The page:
Leonid -- Polunin sounds quite extraordinary and perhaps his talent will indeed find a more comfortable home at the Stanislavsky...

#10 annamicro

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Posted 09 July 2012 - 11:10 PM

[font=Verdana][size=3]The inner conflict was real, as Dame Monica Mason when asked about Mr Polunin sensitively explained in her talk given at Ivy House during the recent Pavlova celebrations. She described Mr Polunin as being something of an outsider in the school and the company.[/size][/font]

[font=Verdana][size=3]Thank goodness this never showed on stage and in over fifty years of watching ballet, all I can say, is thank goodness for the outsiders I have witnessed who were exceptional performers.[/size][/font]


There is a long list of outsiders on Mason book (to make just an example, the past year she denied Aurora to Cojocaru because, in her opinion, she didn't suite her Sleeping Beauty production...). One of her most famous outsider forced to leave, Sylvie Guillem, is giving here an answer and an advice to Polunin (at 23'10"). The interview is extremely interesting and also entertaining, but she is speaking (excellently) in Italian...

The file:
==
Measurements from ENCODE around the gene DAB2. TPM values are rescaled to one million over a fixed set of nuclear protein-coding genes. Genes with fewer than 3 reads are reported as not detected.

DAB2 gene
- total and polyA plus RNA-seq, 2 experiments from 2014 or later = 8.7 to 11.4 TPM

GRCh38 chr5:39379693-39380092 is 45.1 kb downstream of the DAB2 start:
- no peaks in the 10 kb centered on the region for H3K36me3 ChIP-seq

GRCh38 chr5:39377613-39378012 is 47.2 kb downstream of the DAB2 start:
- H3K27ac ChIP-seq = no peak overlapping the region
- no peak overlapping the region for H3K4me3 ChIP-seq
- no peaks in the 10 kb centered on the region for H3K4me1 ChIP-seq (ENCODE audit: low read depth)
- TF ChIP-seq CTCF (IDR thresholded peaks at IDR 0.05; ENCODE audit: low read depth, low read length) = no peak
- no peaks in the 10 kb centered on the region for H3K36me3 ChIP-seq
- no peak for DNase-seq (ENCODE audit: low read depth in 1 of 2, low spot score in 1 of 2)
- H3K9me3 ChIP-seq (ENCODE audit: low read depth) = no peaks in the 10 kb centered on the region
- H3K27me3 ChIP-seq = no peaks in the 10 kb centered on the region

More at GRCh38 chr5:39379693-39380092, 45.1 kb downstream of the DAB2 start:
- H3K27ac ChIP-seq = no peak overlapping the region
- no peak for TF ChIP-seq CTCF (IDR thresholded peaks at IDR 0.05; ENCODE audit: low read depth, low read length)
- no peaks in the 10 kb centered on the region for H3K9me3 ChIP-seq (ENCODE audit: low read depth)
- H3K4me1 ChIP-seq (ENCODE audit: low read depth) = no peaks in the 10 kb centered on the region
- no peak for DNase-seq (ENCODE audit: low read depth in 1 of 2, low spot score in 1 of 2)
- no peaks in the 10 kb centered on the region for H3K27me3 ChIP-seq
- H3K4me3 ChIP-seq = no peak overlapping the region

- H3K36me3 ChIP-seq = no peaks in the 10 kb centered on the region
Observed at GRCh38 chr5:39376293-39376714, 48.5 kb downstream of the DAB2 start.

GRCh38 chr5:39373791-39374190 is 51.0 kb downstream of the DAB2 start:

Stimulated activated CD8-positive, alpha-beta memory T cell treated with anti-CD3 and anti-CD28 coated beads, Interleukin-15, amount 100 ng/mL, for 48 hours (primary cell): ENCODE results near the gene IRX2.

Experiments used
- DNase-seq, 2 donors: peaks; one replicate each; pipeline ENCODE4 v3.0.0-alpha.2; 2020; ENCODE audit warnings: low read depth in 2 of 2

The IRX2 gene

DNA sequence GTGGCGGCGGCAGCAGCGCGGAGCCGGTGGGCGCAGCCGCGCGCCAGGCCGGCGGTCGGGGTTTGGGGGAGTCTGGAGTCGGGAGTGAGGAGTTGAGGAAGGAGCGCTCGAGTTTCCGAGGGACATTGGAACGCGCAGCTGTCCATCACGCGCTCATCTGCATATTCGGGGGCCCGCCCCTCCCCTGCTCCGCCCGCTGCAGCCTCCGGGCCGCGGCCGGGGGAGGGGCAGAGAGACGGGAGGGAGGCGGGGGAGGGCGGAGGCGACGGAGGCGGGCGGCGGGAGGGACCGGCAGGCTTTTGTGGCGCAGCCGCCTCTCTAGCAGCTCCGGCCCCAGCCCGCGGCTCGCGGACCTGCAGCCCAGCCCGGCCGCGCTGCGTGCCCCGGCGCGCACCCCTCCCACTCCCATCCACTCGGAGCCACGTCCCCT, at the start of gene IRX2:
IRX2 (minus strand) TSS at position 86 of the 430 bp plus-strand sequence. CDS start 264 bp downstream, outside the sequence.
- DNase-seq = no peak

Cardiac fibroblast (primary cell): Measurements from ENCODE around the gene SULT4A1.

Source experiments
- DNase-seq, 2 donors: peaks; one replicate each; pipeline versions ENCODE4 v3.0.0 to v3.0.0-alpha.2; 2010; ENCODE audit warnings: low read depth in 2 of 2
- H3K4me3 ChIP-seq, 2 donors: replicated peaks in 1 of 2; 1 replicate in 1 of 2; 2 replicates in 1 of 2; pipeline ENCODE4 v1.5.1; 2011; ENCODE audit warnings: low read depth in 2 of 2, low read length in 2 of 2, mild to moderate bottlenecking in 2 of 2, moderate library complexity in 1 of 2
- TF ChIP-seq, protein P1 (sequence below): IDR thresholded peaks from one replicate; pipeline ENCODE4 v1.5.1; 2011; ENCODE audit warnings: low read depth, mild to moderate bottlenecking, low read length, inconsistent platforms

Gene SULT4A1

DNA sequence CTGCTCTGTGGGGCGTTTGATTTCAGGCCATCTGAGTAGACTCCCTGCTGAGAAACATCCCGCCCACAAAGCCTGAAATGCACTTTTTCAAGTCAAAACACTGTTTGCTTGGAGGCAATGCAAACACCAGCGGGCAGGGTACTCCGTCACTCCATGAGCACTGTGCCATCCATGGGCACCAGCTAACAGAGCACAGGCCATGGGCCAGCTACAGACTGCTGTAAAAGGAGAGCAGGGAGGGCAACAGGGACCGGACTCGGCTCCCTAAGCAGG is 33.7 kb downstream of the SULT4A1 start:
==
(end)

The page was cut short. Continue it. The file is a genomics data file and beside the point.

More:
#11 annamicro

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Posted 09 July 2012 - 11:12 PM

You are exactly right--the translation misled me -- the English makes it sound as if Polunin is literally referring to Petit -- and my brain did not kick in to remind of the latter's death (though, when I read it, I was mildly surprised he was 'still alive!')...so my point about that is...uh...pretty null.


I suppose I had the same translation as you Posted Image , let's hope it is just Google fault and not in the original text!

#12 Mashinka

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Posted 10 July 2012 - 01:40 AM